Love in Relationships, a Surprisingly Not Obvious Thing - "I believe that I am a woman." "And so do I." - The Danish Girl

On Saturday I saw The Danish Girl followed by a Q&A with Tom Hooper led by the editor-in-chief of Backstage. Afterwards I ended up chatting with one of the producers for a while about how the film has been seen in the trans community. It was all pretty wonderful, so thanks for tweeting about it, Backstage!

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Now, I could go on for ages about how the film itself is stunning and how the Q&A and discussion was insightful and interesting, and I would be right about all of it. I don't care that those are all subjective statements and matters of opinion. I would be right.

But that's not what I want to do here today. I want to focus on one very specific thing. Or, rather, person.

To me, Eddie Redmayne is pretty much a perfect actor, and I'll tell you why.

(#sorrynotsorry for putting what is essentially a clickbait title in the middle of my blog post.)

Tom Hooper said during the Q&A that he enjoys working with Redmayne because he's so emotionally open while performing. He said that, especially among British actors, you can oftentimes see not just their emotions, but their internal dialogue as part of them fights showing their emotions. And that can make for interesting acting in and of itself, but Redmayne is very in touch with who he is and what he's feeling, and he just... lets everything else go, and just shows what he's feeling right then and right there in the moment. And that's all true and wonderful.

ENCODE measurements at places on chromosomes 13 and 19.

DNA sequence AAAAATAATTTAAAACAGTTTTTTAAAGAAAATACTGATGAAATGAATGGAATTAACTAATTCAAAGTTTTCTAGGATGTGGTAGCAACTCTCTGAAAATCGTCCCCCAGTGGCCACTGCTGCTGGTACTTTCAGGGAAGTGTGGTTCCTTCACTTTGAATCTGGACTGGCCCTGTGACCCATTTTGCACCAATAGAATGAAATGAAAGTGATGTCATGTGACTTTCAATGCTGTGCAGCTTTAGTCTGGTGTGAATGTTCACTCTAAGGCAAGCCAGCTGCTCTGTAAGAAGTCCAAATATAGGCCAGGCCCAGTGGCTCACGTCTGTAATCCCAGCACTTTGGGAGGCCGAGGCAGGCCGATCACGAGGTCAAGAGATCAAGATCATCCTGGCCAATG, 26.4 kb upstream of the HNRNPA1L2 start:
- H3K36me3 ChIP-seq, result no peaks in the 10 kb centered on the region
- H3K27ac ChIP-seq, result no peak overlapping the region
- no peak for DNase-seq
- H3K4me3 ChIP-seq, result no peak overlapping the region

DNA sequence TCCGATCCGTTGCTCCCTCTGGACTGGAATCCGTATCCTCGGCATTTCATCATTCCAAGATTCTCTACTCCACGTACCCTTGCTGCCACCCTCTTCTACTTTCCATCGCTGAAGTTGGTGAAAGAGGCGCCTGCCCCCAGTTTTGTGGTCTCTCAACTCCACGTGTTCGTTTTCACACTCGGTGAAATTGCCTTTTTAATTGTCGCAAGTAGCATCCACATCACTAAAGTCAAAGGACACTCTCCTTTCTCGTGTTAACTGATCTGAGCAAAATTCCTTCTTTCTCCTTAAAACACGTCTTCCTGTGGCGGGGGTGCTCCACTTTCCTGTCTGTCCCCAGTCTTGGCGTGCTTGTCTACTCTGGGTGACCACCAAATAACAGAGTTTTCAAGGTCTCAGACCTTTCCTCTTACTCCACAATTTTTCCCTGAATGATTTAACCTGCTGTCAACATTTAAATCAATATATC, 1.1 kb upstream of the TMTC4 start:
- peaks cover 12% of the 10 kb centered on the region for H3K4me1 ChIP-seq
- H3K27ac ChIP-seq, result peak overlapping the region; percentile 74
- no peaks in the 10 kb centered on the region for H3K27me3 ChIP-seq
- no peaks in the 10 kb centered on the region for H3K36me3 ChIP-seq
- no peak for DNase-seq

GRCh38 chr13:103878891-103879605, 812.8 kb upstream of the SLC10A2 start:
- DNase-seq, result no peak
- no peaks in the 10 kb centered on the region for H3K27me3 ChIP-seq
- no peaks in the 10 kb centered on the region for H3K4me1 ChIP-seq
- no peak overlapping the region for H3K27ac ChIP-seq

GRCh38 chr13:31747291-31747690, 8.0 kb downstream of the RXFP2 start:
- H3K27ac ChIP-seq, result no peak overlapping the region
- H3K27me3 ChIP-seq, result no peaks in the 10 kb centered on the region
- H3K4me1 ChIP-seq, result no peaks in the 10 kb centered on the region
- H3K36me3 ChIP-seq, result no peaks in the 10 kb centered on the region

But I think there is something else that makes him so good. He's just extraordinary at finding the love.

The material on which he chooses to work certainly helps with that. The Danish Girl, and last year's The Theory of Everything, are both filled with love. Like, you would have to find the love to do those well.

But on the way home from seeing The Danish Girl, I had the epiphany that everything is about the love. Every great story is a love story. It's not necessarily romantic love, it can also be platonic love, or passion/drive for or towards a specific thing. But it's all always about the love. And he knows how to find it.

The drier, more accurate and academic way of phrasing it is probably closer to "he clearly defines his relationships with everyone and everything around him in each of his roles." And, like, yeah. That's true. But I think, more than that, he also finds the love in each of those relationships somewhere.

Before I start repeating myself too much, the thesis I'm going for is that Eddie Redmayne is such an extraordinary actor because he not only defines his relationships in each role that he plays, but he goes beyond that to find the love in each of those relationships, which is what makes each of them effective, gorgeous, and human. And he's so good at it that he's made it exactly the kind of work I want to be doing.

Besides, it's also a beautiful way to take in the world.

...I may have spent this entire post fangirling over how good an actor Eddie Redmayne is, but I couldn't write a post about The Danish Girl without acknowledging Alicia Vikander and how extraordinary she is in this film as well. Not only is she also wonderful at finding the love, but she's also heart breaking, intelligent, and compelling. During the Q&A, Hooper said that Vikander is an actress who can make pure goodness interesting, which is a very rare trait in an art form that is attracted to conflict and discord. And her Gerda is so feminist while still being human and feeling pain. She's such a standout, and you should be on the lookout for everything that she does. Just sayin'.